Studies of parametric X-ray radiation
Parametric X-ray radiation (PXR) is a quasi-Cherenkov X-ray radiation generated by a charged particle uniformly moving straightforward through a crystal at angles and frequencies close to Bragg ones, that are determined by the diffraction conditions on crystallographic planes
Important properties of PXR point to the fact that it can be a valuable source of X-ray radiation. It has a high spectral brightness; its spectrum consists of a set of quasimonochromatic lines; it can be emitted in narrow angle reflections to big angles from the direction of particles speed, that lets escape from the beam background and separate from other types of radiation; it is polarised. Finally, all its parameters are easily measured by simple measurement of mutual orientation of the beam, crystallic target and the observer.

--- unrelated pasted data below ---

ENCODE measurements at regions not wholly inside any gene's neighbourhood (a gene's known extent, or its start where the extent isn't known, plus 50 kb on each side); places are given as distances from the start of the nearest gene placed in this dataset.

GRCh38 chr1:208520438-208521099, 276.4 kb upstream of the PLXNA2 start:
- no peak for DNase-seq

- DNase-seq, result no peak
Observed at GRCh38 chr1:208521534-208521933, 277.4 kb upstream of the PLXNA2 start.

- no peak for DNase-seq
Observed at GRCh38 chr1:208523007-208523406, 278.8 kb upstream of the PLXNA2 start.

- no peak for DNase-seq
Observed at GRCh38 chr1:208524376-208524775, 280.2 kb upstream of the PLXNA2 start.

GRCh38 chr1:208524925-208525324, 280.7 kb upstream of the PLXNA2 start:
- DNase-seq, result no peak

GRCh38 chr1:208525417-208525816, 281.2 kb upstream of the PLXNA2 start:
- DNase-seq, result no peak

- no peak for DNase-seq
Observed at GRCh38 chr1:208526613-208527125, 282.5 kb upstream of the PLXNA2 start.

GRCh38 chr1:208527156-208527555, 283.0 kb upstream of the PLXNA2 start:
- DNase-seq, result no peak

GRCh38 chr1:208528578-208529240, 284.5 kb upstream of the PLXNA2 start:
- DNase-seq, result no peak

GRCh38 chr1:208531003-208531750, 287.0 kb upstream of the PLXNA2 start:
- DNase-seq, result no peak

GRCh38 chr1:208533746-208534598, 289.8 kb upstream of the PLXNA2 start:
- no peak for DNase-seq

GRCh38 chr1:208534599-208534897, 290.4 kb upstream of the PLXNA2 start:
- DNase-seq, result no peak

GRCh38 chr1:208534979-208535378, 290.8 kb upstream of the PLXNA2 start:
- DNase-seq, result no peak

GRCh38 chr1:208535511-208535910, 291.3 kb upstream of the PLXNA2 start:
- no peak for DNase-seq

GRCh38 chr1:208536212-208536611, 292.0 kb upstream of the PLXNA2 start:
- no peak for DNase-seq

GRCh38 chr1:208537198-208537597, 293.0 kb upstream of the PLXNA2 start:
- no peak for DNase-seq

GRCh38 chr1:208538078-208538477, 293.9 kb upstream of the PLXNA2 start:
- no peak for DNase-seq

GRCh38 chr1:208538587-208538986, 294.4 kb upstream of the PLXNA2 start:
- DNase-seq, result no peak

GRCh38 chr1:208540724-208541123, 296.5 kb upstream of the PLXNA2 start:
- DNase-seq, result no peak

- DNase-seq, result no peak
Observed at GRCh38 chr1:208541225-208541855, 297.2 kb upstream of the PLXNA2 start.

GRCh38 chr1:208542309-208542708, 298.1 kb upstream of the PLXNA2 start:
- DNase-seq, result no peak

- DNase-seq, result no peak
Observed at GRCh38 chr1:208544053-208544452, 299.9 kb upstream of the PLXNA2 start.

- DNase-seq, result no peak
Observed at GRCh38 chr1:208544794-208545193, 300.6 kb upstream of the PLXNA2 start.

This mechanism of radiation was first predicted theoretically in early 1970s in the works by Prof. V.G. Baryshevsky and Prof. I.D. Feranchuk and observed experimentally in joint experiments by BSU staff and Tomsk Institute of nuclear physics in 1985. Currently theoretical and experimental study of PXR is carried out in many scientific centers of the world, and recently a prototype of PXR source was created in PXR. INP BSU staff made a considerable contribution to these studies, among theoretical study of various aspects of this radiation they credit the first experiments on discovery of PXR in the world, this radiation was generated by protons. Also multiwave mode of PXR generation was discovered.
Recentl experiments carried out in INP BSU were dedicated to study of PXR, which is generated by nonrelativistic electrons ( V.G.Baryshevsky et al. Coherent bremsstrahlung and parametric X-ray radiation from nonrelativistic electrons in a crystal. Technical Physics Letters, 2006, volume 32, p. 392–395. DOI: 10.1134/S1063785006050087)